If it was a sensitive issue- like a personnel or contract termination – where the Board can rightly deny full information, you need to take a more nuanced approach. Using your Condo Association Resistance Movement, politely email the Board that you would like a statement that details their thought process and key metrics that led them to make their decision. If they refuse, show up as a group and ask again – politely – at the next Board meeting.
This is a very important step in the process, one that differentiates your resistance movement from being a “mob” vs. an actual “movement.” If you are rabble rousing, being mean, being jerky, etc. – the Board is going to tune you out and wait you out. If you start the dialogue from the get go in a positive, constructive manner, you’re setting a tone for future collaboration – which is what you want. Email the Board politely that you represent X (use the actual number) number of Owners – in fact, CC all the Owners in your movement – and note that as a group, you have concerns over a decision that has been made. Your group wants to learn more so you can better understand the Board’s thought processes. That’s it. No drama. No histrionics. You must keep your movement organized and in line and polite.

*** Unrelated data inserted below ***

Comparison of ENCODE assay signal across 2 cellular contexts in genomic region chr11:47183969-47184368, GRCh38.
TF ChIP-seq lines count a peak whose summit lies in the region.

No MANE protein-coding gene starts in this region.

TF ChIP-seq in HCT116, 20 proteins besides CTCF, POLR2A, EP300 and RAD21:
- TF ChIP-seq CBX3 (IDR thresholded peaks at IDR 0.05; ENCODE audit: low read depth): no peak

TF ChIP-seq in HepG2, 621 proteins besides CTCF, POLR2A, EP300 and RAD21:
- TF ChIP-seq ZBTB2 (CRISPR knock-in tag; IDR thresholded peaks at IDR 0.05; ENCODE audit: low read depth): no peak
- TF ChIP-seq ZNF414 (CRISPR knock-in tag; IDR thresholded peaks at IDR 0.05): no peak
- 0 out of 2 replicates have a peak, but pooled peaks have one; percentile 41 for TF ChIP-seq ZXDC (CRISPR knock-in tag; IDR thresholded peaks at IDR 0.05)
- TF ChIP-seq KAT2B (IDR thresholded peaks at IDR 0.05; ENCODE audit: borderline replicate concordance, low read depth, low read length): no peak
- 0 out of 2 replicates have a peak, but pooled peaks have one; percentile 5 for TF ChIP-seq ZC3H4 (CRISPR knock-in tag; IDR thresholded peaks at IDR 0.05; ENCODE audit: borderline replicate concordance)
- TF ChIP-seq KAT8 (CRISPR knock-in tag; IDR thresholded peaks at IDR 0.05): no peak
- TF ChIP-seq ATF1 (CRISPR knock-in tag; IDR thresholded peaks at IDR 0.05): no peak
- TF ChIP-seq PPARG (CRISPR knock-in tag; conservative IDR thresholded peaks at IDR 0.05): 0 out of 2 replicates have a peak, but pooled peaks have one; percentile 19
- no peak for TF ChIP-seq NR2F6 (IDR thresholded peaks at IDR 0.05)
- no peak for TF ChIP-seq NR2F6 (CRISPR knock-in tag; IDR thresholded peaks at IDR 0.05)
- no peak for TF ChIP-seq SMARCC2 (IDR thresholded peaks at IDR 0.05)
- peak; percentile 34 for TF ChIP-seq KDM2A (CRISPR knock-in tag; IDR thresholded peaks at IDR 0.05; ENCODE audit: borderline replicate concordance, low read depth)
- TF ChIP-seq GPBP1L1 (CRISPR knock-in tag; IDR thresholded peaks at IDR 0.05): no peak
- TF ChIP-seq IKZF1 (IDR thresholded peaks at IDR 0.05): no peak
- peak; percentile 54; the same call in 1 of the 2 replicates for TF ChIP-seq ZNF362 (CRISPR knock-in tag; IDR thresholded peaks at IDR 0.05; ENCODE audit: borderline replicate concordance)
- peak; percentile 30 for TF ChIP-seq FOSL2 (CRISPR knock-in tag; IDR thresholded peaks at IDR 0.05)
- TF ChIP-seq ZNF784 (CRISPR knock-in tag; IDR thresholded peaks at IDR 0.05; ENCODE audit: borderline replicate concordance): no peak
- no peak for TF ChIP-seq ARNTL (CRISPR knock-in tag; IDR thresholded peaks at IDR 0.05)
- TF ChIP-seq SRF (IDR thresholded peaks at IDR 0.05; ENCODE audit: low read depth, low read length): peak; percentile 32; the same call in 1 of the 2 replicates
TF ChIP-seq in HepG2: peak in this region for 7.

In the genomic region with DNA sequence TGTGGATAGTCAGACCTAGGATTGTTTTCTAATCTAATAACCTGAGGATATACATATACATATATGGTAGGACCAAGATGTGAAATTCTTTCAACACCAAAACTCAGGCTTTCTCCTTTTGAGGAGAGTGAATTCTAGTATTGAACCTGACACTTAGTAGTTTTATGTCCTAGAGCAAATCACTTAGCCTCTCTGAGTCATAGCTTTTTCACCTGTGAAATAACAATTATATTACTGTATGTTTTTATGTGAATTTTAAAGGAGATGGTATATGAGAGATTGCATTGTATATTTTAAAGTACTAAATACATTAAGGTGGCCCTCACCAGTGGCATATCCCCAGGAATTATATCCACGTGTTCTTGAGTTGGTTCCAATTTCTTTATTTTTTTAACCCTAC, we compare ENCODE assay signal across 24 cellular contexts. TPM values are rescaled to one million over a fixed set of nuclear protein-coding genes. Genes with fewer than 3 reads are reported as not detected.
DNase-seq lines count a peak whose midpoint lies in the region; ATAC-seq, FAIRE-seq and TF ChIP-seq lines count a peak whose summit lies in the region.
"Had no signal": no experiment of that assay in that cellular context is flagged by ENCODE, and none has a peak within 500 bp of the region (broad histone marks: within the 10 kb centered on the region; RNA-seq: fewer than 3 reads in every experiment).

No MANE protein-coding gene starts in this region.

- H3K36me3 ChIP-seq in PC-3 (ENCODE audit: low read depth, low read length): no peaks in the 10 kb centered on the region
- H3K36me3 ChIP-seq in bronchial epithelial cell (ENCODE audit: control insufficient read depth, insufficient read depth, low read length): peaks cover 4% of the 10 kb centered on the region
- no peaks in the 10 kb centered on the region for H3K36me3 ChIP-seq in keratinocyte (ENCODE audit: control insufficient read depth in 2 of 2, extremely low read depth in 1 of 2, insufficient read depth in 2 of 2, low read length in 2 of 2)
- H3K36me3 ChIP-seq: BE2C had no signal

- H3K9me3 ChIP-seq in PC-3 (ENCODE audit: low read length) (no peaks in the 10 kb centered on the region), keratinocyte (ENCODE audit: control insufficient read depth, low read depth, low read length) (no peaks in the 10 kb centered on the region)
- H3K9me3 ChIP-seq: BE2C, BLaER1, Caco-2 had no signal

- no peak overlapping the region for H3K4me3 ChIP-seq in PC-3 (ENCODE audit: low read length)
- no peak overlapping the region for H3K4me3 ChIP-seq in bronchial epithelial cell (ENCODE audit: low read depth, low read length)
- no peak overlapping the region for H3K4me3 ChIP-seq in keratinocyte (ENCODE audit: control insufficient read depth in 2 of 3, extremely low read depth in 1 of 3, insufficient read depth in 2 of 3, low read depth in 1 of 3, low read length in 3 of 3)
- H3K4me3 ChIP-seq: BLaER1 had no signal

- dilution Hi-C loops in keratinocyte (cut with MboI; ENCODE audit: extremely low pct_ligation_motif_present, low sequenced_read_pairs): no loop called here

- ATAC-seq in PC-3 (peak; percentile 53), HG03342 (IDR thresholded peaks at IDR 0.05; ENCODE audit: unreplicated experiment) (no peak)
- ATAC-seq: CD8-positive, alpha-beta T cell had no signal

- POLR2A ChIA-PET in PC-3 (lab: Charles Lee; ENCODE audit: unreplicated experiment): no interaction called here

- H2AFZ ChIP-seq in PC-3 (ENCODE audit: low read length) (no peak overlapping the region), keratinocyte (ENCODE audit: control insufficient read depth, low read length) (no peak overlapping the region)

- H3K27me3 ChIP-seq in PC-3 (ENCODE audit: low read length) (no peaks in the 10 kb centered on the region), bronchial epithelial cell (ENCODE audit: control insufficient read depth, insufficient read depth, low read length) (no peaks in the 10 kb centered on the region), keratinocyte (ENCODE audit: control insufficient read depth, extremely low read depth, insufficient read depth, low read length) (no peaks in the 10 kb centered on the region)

Another possibility in this phase is you realize the Board was justified in their actions. A good Board should be proactively communicating – which would circumvent the part where you as a community got mad. Sometimes Boards screw up at first and they can make up for it by communicating their thought processes behind a tough decision after the fact. It’s still a mess, but it leads to a resolution. This often happens in Special Assessments, which many Boards handle poorly in communicating. Once people realize how screwed up the building is, they get over the “I don’t want to pay money” angst because they realize they would like to have a new roof that doesn’t leak (or whatever else is broken and requires an Assessment).
However, it may be that you’re not happy with what the Board presented. You still want change. And your group hasn’t lost its focus. So it’s time to figure out what you want.